Five young people aged between 28 and 32 years now form Hamburg’s first co-living and workspace in a 180-square metre apartment in trendy Sternschanze. To these budding entrepreneurs, laptops are their mobile offices. So it makes perfect sense to put their heads together and pick each other’s brains for a bright idea or two. Multitasking is not uncommon – work is done in the kitchen while cooking dinner or in the living room after last night’s party. The sharing concept originated in San Francisco, where co-living has popped up in response to a lack of affordable work and office space.
Inspiration, trust and sense of community
Co-working is characterised by a large, but lax network in which exchange occurs but without any deeper connection, according to Prof. Dr. Ulrich Reinhardt, a Hamburg-based researcher into the future. Co-living is advancement. He added: “This is where the concepts of sharing an office and apartment merge. The emerging community benefits from living together and in work terms. Ideas can be thrashed out and progressed, especially if people know each other. The sense of community plays an important role.” The five in Hamburg are well acquainted with the sense of community. Speaking to Hamburg News, Manuel Dingemann, a producer of videos focusing on sustainable companies, said: “Our co-living space thrives on personal exchange and deep connections. We can pour out our hearts to each other when things are not going well. At the same time, we encourage and support each other’s efforts to progress with our ventures.”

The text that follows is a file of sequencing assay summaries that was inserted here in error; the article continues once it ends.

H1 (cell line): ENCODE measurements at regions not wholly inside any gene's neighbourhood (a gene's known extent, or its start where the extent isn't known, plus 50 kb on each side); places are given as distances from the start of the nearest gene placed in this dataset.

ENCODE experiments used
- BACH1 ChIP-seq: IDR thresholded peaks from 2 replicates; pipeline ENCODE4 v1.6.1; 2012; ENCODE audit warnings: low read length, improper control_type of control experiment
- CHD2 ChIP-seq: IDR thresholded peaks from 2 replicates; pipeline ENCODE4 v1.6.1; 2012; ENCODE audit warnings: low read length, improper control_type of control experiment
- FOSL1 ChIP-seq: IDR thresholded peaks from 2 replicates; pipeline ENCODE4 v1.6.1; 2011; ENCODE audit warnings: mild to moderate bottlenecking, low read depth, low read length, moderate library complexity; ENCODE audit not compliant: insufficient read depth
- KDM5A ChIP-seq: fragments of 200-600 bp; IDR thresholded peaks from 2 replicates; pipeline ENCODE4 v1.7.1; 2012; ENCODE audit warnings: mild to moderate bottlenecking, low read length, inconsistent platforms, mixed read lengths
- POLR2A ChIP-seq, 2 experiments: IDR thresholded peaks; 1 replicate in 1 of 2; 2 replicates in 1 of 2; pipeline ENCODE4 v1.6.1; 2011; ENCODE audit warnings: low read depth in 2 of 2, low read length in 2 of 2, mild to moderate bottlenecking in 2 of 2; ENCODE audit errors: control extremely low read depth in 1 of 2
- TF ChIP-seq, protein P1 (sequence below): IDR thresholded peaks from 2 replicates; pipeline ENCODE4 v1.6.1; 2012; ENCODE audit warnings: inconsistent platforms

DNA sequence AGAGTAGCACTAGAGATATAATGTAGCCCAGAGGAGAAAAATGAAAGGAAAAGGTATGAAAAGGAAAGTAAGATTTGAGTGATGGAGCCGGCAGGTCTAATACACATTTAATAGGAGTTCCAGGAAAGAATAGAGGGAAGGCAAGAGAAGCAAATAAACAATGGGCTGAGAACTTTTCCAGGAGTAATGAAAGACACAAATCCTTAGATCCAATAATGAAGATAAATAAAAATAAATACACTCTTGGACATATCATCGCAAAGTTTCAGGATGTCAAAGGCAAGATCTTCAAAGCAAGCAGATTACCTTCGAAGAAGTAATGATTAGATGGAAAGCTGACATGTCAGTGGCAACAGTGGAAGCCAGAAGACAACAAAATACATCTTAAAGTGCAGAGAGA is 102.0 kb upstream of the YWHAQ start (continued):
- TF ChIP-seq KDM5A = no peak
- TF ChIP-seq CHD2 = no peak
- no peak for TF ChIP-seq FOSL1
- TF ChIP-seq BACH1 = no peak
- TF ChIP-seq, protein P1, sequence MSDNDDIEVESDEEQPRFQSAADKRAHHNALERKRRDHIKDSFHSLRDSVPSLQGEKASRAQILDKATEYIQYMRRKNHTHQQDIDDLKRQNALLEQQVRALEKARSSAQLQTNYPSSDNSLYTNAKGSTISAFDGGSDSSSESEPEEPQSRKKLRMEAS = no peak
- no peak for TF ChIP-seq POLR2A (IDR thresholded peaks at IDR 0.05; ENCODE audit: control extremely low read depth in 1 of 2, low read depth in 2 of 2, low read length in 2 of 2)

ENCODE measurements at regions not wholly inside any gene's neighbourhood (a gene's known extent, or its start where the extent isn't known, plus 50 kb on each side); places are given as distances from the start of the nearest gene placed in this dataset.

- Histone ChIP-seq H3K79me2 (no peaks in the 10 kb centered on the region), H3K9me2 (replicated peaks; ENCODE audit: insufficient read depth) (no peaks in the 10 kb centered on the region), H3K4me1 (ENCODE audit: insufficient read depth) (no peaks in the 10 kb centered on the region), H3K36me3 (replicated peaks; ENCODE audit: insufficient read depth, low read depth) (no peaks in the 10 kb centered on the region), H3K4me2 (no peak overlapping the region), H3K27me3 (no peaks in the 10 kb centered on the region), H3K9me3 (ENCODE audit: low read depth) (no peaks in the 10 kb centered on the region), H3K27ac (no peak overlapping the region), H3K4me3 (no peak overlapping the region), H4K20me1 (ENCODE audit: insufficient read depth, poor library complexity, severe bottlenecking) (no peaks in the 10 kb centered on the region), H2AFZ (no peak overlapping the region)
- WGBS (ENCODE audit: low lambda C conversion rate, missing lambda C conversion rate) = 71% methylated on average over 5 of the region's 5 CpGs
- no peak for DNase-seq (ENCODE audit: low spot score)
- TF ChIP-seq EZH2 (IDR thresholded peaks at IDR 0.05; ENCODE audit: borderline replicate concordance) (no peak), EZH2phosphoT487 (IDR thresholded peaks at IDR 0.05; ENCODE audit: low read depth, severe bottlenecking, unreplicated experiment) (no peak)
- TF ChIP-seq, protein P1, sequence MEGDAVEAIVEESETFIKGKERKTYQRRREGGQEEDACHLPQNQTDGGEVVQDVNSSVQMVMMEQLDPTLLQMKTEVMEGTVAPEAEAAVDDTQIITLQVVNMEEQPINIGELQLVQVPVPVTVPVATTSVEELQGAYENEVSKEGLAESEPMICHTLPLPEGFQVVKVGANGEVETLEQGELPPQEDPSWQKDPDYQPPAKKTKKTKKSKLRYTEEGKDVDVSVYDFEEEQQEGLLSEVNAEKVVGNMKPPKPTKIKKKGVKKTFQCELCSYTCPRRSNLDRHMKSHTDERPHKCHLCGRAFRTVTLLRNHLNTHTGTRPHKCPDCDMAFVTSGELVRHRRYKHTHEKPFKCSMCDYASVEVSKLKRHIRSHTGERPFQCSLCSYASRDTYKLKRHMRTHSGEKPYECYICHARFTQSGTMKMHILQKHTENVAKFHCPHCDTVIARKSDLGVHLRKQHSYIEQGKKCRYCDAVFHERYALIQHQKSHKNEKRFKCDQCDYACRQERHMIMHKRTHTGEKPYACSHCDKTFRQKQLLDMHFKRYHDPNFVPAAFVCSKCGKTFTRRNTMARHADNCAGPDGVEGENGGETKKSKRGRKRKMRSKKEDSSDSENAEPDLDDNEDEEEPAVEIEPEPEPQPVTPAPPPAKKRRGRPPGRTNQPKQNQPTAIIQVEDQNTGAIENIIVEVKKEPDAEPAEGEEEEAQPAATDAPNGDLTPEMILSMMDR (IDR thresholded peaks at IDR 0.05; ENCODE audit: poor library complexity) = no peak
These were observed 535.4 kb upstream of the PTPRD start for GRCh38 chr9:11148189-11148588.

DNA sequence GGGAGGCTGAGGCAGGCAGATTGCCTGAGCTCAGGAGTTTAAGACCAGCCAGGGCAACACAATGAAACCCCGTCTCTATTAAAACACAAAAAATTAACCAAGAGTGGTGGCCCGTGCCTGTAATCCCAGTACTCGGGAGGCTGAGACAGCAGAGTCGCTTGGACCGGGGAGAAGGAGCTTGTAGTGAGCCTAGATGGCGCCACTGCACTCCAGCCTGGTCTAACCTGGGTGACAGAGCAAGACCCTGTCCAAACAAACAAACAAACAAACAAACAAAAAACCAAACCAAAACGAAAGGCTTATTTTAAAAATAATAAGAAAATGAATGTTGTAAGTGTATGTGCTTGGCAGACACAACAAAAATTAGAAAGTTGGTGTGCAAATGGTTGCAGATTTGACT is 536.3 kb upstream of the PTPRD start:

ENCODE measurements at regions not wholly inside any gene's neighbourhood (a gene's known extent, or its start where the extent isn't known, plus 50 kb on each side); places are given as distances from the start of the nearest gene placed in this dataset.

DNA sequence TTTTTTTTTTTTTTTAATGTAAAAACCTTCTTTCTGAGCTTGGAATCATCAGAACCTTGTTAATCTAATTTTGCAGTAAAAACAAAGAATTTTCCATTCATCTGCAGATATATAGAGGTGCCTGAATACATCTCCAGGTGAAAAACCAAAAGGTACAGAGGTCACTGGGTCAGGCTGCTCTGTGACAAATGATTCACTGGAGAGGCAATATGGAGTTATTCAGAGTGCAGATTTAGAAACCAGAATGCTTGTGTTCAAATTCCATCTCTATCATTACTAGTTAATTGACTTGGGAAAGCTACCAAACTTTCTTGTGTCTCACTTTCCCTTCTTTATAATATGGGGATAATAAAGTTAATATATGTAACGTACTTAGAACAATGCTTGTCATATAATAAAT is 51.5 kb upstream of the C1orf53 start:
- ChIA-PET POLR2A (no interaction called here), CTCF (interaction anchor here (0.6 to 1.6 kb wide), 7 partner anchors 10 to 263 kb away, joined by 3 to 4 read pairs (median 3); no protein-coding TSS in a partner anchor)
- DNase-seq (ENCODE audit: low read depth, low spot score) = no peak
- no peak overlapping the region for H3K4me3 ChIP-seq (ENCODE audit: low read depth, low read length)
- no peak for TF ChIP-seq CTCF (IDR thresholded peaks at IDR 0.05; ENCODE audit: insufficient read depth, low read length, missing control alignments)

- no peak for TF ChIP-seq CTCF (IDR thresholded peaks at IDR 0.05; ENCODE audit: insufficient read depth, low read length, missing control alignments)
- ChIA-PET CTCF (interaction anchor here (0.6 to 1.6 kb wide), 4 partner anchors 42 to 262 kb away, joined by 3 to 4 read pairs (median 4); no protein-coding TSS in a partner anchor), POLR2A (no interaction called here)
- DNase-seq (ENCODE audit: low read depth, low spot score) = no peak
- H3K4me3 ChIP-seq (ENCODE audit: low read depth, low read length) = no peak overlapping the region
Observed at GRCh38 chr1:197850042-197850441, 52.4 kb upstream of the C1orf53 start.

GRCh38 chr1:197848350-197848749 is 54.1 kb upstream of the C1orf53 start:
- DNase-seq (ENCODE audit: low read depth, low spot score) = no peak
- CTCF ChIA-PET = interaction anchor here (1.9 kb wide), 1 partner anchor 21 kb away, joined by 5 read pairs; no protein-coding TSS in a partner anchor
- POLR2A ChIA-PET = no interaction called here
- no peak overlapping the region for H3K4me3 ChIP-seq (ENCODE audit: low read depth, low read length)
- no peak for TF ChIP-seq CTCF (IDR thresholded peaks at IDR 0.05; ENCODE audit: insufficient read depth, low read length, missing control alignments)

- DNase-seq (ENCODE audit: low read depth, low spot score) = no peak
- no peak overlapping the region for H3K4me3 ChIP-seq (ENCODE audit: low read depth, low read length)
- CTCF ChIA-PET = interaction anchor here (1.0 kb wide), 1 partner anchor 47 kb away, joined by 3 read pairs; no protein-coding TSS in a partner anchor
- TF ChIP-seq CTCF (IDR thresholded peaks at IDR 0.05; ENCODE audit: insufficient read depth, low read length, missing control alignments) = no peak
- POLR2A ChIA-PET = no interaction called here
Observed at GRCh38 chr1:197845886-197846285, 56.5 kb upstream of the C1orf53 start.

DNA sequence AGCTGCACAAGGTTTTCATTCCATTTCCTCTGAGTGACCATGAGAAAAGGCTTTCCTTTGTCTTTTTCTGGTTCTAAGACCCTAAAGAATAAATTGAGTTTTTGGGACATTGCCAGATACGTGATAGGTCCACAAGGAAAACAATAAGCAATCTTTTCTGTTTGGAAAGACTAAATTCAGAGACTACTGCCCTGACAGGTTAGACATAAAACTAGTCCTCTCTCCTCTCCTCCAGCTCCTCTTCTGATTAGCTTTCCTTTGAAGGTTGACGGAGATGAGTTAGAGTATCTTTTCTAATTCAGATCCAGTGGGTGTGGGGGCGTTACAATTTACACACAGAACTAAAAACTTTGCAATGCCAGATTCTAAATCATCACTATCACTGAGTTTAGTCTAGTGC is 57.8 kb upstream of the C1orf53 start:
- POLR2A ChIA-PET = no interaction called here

Pooled know-how – one for all, all for one
On moving into the co-living flat share, Natalie Richter, said: “I chose the smallest room because I would rather put every single euro towards my company.” She is in the throes of setting up leev – an apple juice brand. All the residents pooled their know-how to get Natalie’s first project going. Everyone thinks about what they can give back to the community – on a personal or expert level. But then borders between private and professional lives vanish. Natalie added: “We love our work and what we do. In this way, we realize ourselves. That’s why we do not distinguish consciously between job and leisure.“
Sharing amounts to caring
Co-living means more than just sharing the printer, desk or meeting room. But is sharing a new form of possession? Reinhardt predicts: “Sharing is caring. A trend is emerging not only among young people that focuses on the quality of life. In future, the emphasis will be on: ‘my family, my friends, my leisure’ and not on ‘my house, my auto, my yacht.“